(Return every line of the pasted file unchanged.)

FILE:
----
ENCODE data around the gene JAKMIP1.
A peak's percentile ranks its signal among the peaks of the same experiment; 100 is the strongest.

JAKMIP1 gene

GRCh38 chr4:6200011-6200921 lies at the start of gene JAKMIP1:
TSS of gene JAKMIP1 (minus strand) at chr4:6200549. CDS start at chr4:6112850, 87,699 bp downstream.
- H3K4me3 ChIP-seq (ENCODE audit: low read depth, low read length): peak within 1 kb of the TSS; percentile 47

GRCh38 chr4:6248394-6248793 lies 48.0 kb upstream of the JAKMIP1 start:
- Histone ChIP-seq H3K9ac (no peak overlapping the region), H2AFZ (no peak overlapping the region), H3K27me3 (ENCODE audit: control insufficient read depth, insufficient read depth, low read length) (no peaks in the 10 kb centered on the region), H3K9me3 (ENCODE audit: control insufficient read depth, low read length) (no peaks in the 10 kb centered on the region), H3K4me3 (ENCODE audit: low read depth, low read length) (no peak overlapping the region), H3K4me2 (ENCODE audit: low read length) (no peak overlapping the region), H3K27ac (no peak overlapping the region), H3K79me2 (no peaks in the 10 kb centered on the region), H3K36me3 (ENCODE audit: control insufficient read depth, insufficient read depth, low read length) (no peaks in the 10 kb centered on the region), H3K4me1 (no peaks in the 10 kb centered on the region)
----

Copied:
ENCODE data around the gene JAKMIP1.
A peak's percentile ranks its signal among the peaks of the same experiment; 100 is the strongest.

JAKMIP1 gene

GRCh38 chr4:6200011-6200921 lies at the start of gene JAKMIP1:
TSS of gene JAKMIP1 (minus strand) at chr4:6200549. CDS start at chr4:6112850, 87,699 bp downstream.
- H3K4me3 ChIP-seq (ENCODE audit: low read depth, low read length): peak within 1 kb of the TSS; percentile 47

GRCh38 chr4:6248394-6248793 lies 48.0 kb upstream of the JAKMIP1 start:
- Histone ChIP-seq H3K9ac (no peak overlapping the region), H2AFZ (no peak overlapping the region), H3K27me3 (ENCODE audit: control insufficient read depth, insufficient read depth, low read length) (no peaks in the 10 kb centered on the region), H3K9me3 (ENCODE audit: control insufficient read depth, low read length) (no peaks in the 10 kb centered on the region), H3K4me3 (ENCODE audit: low read depth, low read length) (no peak overlapping the region), H3K4me2 (ENCODE audit: low read length) (no peak overlapping the region), H3K27ac (no peak overlapping the region), H3K79me2 (no peaks in the 10 kb centered on the region), H3K36me3 (ENCODE audit: control insufficient read depth, insufficient read depth, low read length) (no peaks in the 10 kb centered on the region), H3K4me1 (no peaks in the 10 kb centered on the region)